• argylesock says:

      This, and your remarks about Canadian red/rose veal, lead me to think that people’s acquired tastes are an issue. Rather as I dislike well-hung game because I’m not used to it, other meat eaters maybe dislike beef from animals under two years old. In that sense, I’m encouraged about the prospects for rose veal in Britain. Perhaps it will catch on if people have no expectations, and if the meat is well marketed with celebrity endorsement, healthy-eating messages and attractive recipes.

      For me as you know, ready-made foods are the way forward, so I hope to see veal rissoles, veal cottage pie and cold slices of roast veal.

      • eqfe says:

        Of course acquired tastes matter, but given my budget, I don’t experiment with ingredients that are more more expense than those I already buy. I’ll stick to the cheapest cuts of meat for now..

  5. ellig123 says:

    It’s funny that you chose to post this tonight, I’ve just been having this exact conversation with a friend in the pub tonight. I don’t eat meat myself but I’m pro-veal – meat just isn’t for me but if people are going to keep eating it and if we’re going to continue to have an excess number of dairy calves then it’s a far better solution to the ‘problem’. The friend I was talking to hadn’t given much thought to dairy calves but said that she had no problem with veal and has eaten it herself – definitely no difference to lamb as far as I’m concerned (more of a justification for it, if anything, given that the unwanted calves are a ‘byproduct’ of another industry and aren’t being bred just for raising for meat).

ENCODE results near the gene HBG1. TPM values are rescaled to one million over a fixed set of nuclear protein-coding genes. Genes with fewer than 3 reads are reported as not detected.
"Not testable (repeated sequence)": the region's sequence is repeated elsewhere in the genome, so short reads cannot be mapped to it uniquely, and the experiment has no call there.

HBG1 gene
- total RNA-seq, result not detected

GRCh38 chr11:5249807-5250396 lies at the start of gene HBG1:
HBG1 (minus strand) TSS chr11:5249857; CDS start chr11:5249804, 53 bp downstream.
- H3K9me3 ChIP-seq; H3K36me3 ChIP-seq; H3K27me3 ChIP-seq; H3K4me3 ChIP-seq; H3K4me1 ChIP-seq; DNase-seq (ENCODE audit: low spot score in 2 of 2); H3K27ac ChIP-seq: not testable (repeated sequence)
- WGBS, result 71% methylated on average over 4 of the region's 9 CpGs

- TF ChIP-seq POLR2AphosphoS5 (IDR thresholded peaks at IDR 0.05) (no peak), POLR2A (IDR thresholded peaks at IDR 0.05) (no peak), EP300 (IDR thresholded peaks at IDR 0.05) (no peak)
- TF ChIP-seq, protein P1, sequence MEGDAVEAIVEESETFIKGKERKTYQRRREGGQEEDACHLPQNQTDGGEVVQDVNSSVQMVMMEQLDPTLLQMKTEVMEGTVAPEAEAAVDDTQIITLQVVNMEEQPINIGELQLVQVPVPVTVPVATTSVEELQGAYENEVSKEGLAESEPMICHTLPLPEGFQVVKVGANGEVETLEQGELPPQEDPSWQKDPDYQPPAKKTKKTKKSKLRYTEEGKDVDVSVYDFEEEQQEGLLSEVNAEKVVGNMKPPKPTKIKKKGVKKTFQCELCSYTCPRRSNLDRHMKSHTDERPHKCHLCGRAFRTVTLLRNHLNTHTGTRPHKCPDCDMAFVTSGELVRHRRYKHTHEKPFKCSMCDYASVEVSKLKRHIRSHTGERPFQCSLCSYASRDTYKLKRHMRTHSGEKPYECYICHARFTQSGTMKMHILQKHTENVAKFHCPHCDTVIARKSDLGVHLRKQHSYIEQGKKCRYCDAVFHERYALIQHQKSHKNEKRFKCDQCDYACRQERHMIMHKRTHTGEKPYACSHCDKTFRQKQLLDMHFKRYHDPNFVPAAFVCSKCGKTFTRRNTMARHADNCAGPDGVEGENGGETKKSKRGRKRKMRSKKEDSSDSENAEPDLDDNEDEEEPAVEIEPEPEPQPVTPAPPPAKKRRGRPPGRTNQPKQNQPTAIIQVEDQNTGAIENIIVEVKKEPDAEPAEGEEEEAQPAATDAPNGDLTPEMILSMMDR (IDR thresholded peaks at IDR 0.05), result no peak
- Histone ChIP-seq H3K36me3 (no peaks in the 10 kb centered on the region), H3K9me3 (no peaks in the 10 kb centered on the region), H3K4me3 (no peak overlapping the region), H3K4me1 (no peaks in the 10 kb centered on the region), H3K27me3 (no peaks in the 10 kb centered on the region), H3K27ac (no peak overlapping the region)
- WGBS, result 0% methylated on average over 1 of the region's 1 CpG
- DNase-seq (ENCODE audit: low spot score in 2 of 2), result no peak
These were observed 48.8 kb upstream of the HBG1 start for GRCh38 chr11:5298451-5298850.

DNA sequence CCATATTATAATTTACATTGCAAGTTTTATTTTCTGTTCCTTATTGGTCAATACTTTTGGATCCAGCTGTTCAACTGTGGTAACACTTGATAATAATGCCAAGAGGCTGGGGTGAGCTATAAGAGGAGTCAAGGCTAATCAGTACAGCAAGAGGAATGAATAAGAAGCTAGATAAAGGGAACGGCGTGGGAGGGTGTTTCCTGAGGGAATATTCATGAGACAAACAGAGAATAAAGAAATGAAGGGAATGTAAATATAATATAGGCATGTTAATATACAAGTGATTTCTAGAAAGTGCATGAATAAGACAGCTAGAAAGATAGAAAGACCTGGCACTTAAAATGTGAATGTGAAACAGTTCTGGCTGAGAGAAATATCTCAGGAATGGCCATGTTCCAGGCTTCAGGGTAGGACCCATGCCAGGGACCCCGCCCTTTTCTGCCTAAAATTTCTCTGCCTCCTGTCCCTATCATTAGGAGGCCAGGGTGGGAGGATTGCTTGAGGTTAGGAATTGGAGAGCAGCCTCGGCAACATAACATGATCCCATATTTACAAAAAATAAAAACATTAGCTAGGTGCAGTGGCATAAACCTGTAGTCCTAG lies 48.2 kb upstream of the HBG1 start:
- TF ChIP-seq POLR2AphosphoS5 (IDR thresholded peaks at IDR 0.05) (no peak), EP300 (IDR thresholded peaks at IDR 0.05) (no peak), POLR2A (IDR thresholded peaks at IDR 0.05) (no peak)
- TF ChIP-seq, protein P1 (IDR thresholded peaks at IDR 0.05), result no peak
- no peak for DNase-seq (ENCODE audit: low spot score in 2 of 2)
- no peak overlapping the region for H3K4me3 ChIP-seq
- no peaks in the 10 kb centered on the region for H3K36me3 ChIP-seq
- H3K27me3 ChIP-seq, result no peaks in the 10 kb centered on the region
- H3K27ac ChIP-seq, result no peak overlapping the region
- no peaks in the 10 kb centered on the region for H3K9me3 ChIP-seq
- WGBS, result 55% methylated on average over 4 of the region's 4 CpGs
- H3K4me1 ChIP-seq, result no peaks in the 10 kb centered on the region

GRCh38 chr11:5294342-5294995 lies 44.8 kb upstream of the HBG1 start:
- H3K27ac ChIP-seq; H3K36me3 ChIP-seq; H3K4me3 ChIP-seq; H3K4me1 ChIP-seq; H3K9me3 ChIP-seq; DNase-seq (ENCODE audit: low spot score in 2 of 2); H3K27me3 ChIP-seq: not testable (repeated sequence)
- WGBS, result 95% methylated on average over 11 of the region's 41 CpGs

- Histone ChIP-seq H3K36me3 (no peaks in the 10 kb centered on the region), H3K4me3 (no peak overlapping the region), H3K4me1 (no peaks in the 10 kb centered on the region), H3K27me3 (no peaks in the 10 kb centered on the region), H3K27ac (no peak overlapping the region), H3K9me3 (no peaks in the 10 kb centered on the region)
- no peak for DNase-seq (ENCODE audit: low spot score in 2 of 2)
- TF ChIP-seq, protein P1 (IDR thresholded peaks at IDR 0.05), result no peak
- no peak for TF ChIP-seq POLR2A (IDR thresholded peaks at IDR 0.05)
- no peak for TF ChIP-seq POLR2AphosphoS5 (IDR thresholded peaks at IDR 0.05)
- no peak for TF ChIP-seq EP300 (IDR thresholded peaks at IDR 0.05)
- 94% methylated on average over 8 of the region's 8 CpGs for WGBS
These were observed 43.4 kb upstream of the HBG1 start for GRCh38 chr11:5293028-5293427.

I suppose it’s a bit like the attitudes we have towards ‘pet’ species here that are eaten in other countries. I read an article today about how Philip Schofield has been the subject of complaints after tweeting a photo of himself eating guinea-pig in Peru. He defended his actions, and rightly so.

    • eqfe says:

      I’m not a fan of guinea pig, but I have eaten it in Peru, and it has been domesticated as a food source for centuries.

      • argylesock says:

        It certainly has, hence the name ‘guinea pig’. I’ve kept many guinea pigs as pets and, so long as it weren’t my individual (named) pet animal, I’d like to try eating it.

        One person I knew who’d seen it served in Peru found it ‘absolutely disgusting’ that the whole roast guinea pig was served, still looking like the animal it was. I didn’t agree: only a century or so ago, that was a common style of serving rabbits here. My grandmother’s copy of Mrs Beeton’s Household Management iirc says that it’s ‘popular with children’ to serve a rabbit with its ears on. Just a matter of what’s expected, I think.

        Somebody else who’d eaten guinea pig said the meat was very fatty. That could be handled by a skilled chef – roast on a spit or trivet, serve with a sharp fruity sauce. Did you find it fatty?

    • argylesock says:

      I’m so glad you support what I’ve said here. Your professional knowlege of the dairy industry gives weight to your opinion.

      As it happens I didn’t see the photos of Mr Schofield eating guinea pig. But I agree that he was right to do so and hope that the animal had been humanely reared and slaughtered.

  6. eqfe says:

    Guinea pig is fatty for a rodent, but not compared to most meats. I dislike eating small animals or birds too many bones for the amount of meat.

    • Wade says:

      And I didn’t answer your question I’ve eaten quite a bit of veal in the past and enjoyed it I doubt if d be able to afford it again so I probably won’t eat it again

  7. Pingback: Biotechnology for livestock | Science on the Land

  8. Hd0bBxDd says:

    498155 878561Nice blog! Only problem is im running Firefox on Debian, and the site is looking a little.. weird! Perhaps you may want to test it to see for yourself. 462274